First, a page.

Shark fins sold in Hong Kong & China contain dangerously high levels of mercury: Researchers

Exposure to toxic mercury can affect brain development in children and lower fertility in adults.

Sumita Thiagarajan | July 09, 2020, 02:57 PM

Researchers have tested shark fins from markets in China and Hong Kong and found high levels of toxic mercury in them.

The team, consisting of members from the United States and Hong Kong, published a study in May 2020 that reported that heavy metal concentrations in nine most commonly traded shark species to raise potential health risks.

Earlier this year, Hong Kong customs officials seized two shipments, which were found to contain a total of 26 tonnes of shark fin obtained from an estimated number of 38,500 endangered sharks.

Mercury levels in sharks' fin far surpass guidelines & legal limits

Researchers sampled 267 shark fin trimmings found in the fin trade and measured the amount of toxic mercury in sharks' fins.

The team found that the samples had "staggeringly high amounts of mercury that are dangerous to human health", reported Florida International University (FIU).

The high levels of mercury also surpassed the Hong Kong Center for Food Safety's guidelines and legal limits.

According to one of the authors of the study, Garcia Barcia, the results were surprising:

“The mercury levels are super high and, on average, six to 10 times higher than what a safe level of mercury would be considered in Hong Kong.”

While the maximum legal limit for mercury in Hong Kong is 0.5 parts per million, the fin of the great hammerhead was found to have a mercury concentration of 55.52 parts per million, about 11 times more than the legal limit.

In addition to mercury, fins from one species of shark, the blue shark, was found to have levels of inorganic arsenic that exceeded the acceptable limit.

How does mercury affect the human body?

According to the World Health Organisation (WHO), mercury is an element that occurs naturally in air, water and soil.

However, exposure to mercury, whether it is long-term or short-term, can lead to damage to the brain and nervous system.

In foetuses, exposure to a type of highly toxic mercury, methylmercury, can occur due to the mother's consumption of fish and shellfish.

WHO reported that exposure to toxic mercury can negatively impact the unborn child's neurological development and impair the following:

  • cognitive thinking
  • memory
  • language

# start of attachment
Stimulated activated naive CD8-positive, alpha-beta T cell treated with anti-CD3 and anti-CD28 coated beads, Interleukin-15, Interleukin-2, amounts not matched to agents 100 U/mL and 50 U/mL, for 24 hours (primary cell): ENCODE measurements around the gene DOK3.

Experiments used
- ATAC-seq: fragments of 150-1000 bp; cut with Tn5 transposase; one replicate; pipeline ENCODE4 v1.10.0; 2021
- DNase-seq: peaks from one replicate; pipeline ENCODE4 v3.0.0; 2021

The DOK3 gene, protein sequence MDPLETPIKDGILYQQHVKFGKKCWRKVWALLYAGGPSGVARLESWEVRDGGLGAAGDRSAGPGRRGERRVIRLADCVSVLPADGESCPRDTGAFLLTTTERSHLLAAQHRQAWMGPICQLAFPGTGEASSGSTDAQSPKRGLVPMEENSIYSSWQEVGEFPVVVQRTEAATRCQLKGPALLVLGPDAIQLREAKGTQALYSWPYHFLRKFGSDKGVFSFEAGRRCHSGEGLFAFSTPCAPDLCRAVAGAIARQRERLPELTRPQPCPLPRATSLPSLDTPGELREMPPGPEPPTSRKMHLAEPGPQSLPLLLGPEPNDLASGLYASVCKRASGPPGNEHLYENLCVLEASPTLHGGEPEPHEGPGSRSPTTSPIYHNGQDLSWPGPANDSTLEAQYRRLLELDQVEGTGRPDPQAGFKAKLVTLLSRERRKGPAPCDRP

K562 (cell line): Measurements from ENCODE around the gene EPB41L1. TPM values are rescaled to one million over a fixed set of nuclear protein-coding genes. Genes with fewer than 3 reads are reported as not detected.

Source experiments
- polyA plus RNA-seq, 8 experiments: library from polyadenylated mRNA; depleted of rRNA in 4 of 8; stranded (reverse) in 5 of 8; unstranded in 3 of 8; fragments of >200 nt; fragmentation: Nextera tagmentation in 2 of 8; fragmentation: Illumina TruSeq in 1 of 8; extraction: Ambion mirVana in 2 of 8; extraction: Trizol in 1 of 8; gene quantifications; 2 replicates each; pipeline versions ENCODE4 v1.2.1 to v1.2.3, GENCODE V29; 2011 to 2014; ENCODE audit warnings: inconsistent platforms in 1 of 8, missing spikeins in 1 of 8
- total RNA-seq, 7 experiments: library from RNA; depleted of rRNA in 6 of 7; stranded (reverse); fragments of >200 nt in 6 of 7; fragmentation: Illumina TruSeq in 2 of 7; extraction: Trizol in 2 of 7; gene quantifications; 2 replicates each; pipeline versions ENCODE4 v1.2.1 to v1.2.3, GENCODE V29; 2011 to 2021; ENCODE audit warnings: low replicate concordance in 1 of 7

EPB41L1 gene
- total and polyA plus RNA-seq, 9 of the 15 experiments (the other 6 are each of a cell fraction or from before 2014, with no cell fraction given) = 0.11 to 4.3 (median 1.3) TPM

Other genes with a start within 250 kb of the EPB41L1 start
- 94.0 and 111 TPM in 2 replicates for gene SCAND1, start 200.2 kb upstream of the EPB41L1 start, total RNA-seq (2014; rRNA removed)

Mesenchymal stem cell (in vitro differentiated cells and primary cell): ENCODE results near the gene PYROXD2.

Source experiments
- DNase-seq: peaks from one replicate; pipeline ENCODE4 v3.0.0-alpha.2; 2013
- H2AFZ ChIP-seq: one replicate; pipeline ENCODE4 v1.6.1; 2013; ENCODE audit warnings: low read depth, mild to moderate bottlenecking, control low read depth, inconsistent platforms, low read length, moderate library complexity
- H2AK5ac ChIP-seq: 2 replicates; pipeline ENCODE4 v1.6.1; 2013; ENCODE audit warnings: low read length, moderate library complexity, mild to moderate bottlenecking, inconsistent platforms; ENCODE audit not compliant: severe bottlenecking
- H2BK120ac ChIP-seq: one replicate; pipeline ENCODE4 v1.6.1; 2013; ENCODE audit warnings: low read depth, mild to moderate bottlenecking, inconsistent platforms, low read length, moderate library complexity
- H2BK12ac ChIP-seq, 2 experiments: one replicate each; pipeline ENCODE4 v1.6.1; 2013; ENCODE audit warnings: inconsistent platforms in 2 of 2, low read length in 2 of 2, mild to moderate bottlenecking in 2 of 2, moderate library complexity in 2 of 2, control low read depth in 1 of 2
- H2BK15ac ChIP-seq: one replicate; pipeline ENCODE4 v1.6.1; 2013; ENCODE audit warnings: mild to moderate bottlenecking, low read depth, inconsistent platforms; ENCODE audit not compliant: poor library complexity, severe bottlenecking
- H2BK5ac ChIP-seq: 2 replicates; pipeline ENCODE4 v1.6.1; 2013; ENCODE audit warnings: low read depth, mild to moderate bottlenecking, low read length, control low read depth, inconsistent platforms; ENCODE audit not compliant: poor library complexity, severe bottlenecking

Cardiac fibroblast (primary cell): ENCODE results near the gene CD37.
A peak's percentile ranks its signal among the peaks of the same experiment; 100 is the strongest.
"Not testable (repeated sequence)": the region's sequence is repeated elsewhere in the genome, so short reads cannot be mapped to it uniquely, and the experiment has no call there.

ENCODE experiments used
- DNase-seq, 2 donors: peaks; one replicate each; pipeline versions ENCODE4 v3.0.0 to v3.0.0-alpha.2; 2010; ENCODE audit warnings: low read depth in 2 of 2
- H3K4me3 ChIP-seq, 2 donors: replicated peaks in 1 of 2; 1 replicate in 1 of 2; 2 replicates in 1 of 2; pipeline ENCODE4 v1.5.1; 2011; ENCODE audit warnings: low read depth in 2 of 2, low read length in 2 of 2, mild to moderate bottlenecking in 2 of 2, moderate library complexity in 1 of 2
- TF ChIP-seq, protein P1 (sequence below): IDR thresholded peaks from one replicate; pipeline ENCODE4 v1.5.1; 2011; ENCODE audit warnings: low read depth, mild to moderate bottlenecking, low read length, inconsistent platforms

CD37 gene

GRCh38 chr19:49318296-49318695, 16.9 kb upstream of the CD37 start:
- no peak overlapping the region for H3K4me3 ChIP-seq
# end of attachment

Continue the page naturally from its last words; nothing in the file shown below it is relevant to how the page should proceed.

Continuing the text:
• fine motor skills
  • visual spatial skills

In some populations that depend on subsistence farming in Brazil, Canada, China, Columbia and Greenland, WHO reported that children showed cognitive impairment, or mild mental retardation due to the direct consumption of fish containing mercury.

It can also lower the fertility in people who consume long-lived fish, such as tuna, mackerel and sharks, reported FIU.

Researchers hope that findings can reduce demand

According to FIU, the findings from the study will be used to educate members of the public through educational campaigns, and in turn bring down the demand for shark fins in Hong Kong and China.

FIU reported that around 100 million sharks are killed every year and are illegally caught and trade for their fins.

While most campaigns are focused on how endangered sharks are and their role in ocean ecosystems, this message has not appealed to the older generations in Hong Kong and China, who still consume shark fin.

According to Demian Chapman, who was co-author of the study, he told FIU:

“Not every human cares about eating an animal that’s endangered. But every human is worried about their health. That could be a very powerful driver of change in the future.”

How does mercury even get into larger fish, such as tuna and sharks?

When bigger fish or predators eat smaller animals that contain, certain compounds that are not excreted are bioaccumulated in the larger animals that are closer to the top or at the top of the marine food chain, as explained by Scientific American.

According to Scientific American, those looking to reduce exposure to toxic mercury are asked to avoid the consumption of predatory or long-lived fish, such as bluefin tuna, walleye, king mackerel and marlin.

Other fish that carry a large proportion of mercury include bluefish, shark, swordfish, wild sturgeon, opah and bigeye tuna.

The process of bioaccumulation is visualised by the figure below from an Ocean Watch report:

Top image via Macau Photo Agency/Unsplash